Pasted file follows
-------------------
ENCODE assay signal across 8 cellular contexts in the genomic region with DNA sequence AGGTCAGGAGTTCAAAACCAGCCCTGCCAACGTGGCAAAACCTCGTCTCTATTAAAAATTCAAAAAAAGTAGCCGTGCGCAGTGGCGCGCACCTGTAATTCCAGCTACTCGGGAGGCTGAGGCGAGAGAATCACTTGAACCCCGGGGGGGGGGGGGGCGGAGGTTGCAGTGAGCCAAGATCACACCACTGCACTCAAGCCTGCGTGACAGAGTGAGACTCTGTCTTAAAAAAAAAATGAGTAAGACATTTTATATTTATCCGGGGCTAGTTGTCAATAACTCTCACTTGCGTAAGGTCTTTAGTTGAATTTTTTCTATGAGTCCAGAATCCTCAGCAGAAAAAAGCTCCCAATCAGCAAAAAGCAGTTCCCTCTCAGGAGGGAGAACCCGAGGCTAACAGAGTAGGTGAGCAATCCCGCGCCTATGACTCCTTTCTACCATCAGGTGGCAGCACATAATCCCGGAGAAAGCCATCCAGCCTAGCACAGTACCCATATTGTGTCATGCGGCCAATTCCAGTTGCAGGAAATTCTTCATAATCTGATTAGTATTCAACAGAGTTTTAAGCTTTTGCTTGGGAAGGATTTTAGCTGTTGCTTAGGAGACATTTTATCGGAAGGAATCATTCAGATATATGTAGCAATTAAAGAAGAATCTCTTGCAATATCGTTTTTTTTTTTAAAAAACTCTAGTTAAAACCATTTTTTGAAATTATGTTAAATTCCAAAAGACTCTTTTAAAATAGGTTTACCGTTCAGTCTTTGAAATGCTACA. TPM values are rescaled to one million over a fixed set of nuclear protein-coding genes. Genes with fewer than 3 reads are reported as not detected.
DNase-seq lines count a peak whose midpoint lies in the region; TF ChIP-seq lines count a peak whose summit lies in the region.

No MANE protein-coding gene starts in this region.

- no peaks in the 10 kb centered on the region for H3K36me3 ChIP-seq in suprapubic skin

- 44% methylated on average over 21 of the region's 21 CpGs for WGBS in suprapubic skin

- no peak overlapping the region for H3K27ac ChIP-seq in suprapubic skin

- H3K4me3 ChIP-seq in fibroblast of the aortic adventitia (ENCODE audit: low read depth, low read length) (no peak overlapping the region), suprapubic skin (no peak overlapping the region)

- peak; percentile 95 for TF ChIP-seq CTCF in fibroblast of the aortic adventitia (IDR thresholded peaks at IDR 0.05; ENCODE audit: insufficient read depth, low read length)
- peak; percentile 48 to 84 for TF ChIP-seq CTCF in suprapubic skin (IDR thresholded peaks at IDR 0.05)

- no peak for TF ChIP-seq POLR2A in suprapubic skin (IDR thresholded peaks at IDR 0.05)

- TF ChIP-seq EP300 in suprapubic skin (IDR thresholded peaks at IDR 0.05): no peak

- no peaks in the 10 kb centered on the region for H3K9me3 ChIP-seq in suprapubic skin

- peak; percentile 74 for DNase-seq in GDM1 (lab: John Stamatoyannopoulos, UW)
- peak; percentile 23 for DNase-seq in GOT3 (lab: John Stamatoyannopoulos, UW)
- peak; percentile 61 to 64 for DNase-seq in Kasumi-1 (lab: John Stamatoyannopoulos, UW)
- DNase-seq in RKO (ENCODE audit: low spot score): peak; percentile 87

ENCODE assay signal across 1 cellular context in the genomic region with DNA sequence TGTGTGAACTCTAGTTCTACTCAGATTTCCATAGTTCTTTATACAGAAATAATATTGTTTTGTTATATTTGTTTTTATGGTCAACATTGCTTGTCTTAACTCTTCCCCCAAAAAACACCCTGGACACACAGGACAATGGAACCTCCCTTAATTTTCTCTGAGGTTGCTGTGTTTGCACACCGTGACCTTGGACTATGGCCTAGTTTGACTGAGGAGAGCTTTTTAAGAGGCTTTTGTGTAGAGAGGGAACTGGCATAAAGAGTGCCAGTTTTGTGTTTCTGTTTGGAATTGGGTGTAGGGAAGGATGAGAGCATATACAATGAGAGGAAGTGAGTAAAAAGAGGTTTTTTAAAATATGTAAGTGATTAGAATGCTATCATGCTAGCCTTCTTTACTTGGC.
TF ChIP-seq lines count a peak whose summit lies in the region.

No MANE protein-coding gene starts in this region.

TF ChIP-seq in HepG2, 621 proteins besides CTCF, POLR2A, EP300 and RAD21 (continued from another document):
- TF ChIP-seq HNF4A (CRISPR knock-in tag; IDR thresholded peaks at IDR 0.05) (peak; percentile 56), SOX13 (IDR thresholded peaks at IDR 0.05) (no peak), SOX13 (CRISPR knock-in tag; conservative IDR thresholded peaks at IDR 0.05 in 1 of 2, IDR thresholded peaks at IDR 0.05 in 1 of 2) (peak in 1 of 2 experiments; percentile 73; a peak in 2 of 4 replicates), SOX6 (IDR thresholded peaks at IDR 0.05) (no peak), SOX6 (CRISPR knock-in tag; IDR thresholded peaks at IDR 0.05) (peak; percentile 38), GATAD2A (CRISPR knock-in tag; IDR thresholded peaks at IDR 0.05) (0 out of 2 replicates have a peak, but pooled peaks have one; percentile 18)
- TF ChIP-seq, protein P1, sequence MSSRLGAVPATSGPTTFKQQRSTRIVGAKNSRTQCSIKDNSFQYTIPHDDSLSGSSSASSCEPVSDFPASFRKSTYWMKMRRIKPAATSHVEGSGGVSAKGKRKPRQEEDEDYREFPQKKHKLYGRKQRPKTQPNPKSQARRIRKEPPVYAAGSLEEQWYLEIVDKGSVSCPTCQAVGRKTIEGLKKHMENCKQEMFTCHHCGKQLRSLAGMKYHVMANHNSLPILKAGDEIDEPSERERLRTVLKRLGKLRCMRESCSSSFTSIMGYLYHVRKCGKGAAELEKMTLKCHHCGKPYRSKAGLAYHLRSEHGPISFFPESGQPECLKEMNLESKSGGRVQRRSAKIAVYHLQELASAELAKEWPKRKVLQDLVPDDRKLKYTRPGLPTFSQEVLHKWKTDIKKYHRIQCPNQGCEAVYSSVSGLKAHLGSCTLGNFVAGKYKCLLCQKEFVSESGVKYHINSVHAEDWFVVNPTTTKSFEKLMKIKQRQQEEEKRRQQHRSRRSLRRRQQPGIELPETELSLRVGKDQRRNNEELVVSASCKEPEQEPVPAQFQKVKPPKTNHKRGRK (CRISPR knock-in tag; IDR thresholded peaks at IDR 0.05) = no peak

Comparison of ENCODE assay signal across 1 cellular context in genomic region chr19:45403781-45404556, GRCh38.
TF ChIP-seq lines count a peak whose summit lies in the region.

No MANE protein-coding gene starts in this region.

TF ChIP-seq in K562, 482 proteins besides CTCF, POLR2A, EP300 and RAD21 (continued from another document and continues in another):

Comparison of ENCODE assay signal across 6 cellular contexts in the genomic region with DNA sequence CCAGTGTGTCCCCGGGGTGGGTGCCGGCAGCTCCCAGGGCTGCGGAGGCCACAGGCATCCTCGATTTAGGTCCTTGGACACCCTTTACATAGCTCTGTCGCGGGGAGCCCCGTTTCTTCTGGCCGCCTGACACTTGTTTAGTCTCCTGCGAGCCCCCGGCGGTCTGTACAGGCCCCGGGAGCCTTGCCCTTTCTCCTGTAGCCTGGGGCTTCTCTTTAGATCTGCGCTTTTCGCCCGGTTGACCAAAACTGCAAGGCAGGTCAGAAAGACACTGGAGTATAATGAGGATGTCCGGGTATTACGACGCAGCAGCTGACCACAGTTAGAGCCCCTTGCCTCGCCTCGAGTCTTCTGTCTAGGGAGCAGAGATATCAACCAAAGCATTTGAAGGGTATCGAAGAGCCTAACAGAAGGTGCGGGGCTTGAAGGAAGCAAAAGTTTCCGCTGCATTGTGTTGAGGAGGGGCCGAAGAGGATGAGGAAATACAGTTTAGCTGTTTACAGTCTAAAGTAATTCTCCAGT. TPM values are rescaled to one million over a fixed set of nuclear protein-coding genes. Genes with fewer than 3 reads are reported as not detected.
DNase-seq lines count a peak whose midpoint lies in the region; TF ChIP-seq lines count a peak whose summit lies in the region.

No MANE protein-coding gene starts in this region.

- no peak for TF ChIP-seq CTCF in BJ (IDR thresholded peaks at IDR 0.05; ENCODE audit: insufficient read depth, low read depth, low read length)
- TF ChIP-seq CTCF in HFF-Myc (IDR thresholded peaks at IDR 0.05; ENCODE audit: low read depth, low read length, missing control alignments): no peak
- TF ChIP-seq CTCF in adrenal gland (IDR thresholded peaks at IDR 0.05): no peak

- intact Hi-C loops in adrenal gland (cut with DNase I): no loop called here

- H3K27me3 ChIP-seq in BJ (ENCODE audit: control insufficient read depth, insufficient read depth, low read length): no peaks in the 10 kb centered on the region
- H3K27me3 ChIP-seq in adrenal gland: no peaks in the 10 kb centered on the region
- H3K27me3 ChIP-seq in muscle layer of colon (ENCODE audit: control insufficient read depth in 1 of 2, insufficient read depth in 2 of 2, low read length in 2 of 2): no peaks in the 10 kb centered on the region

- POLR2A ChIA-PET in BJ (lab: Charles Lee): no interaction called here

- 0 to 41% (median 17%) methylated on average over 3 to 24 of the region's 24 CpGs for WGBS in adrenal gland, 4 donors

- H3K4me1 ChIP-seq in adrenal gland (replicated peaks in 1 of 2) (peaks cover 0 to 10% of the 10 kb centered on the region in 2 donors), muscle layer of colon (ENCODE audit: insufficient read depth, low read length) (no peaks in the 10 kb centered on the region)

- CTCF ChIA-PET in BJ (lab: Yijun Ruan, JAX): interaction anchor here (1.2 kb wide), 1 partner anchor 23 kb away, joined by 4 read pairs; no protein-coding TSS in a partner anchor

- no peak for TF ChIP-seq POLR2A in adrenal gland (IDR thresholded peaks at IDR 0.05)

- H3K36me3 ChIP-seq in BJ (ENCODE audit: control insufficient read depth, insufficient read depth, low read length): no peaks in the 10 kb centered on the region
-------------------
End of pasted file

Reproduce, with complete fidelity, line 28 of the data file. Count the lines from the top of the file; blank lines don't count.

DNase-seq lines count a peak whose midpoint lies in the region; TF ChIP-seq lines count a peak whose summit lies in the region.